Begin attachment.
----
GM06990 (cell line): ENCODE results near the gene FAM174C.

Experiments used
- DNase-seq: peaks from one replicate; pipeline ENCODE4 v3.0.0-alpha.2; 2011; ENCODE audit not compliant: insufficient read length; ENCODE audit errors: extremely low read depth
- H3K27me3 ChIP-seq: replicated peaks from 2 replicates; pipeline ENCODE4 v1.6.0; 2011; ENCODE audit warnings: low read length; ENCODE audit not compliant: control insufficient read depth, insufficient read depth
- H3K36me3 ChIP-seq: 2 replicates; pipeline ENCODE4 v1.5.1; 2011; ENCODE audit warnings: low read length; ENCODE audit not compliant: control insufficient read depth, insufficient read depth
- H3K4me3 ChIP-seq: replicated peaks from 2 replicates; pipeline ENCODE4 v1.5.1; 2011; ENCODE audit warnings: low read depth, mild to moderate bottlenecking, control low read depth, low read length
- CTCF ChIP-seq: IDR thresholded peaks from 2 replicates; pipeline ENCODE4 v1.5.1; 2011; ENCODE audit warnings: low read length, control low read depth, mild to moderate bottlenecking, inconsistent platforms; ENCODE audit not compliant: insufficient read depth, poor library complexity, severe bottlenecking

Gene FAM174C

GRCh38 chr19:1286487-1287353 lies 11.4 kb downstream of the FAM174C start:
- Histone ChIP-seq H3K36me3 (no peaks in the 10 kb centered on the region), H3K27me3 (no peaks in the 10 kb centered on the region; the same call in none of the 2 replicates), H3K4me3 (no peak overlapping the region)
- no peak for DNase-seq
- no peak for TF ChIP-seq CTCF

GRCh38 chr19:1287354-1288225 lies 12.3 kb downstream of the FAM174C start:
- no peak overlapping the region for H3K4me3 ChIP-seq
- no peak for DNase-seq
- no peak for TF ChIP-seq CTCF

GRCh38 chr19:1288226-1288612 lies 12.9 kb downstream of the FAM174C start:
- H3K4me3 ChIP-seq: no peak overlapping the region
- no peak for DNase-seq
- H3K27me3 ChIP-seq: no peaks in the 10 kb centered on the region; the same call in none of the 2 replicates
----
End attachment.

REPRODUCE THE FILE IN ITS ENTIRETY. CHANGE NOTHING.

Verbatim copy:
GM06990 (cell line): ENCODE results near the gene FAM174C.

Experiments used
- DNase-seq: peaks from one replicate; pipeline ENCODE4 v3.0.0-alpha.2; 2011; ENCODE audit not compliant: insufficient read length; ENCODE audit errors: extremely low read depth
- H3K27me3 ChIP-seq: replicated peaks from 2 replicates; pipeline ENCODE4 v1.6.0; 2011; ENCODE audit warnings: low read length; ENCODE audit not compliant: control insufficient read depth, insufficient read depth
- H3K36me3 ChIP-seq: 2 replicates; pipeline ENCODE4 v1.5.1; 2011; ENCODE audit warnings: low read length; ENCODE audit not compliant: control insufficient read depth, insufficient read depth
- H3K4me3 ChIP-seq: replicated peaks from 2 replicates; pipeline ENCODE4 v1.5.1; 2011; ENCODE audit warnings: low read depth, mild to moderate bottlenecking, control low read depth, low read length
- CTCF ChIP-seq: IDR thresholded peaks from 2 replicates; pipeline ENCODE4 v1.5.1; 2011; ENCODE audit warnings: low read length, control low read depth, mild to moderate bottlenecking, inconsistent platforms; ENCODE audit not compliant: insufficient read depth, poor library complexity, severe bottlenecking

Gene FAM174C

GRCh38 chr19:1286487-1287353 lies 11.4 kb downstream of the FAM174C start:
- Histone ChIP-seq H3K36me3 (no peaks in the 10 kb centered on the region), H3K27me3 (no peaks in the 10 kb centered on the region; the same call in none of the 2 replicates), H3K4me3 (no peak overlapping the region)
- no peak for DNase-seq
- no peak for TF ChIP-seq CTCF

GRCh38 chr19:1287354-1288225 lies 12.3 kb downstream of the FAM174C start:
- no peak overlapping the region for H3K4me3 ChIP-seq
- no peak for DNase-seq
- no peak for TF ChIP-seq CTCF

GRCh38 chr19:1288226-1288612 lies 12.9 kb downstream of the FAM174C start:
- H3K4me3 ChIP-seq: no peak overlapping the region
- no peak for DNase-seq
- H3K27me3 ChIP-seq: no peaks in the 10 kb centered on the region; the same call in none of the 2 replicates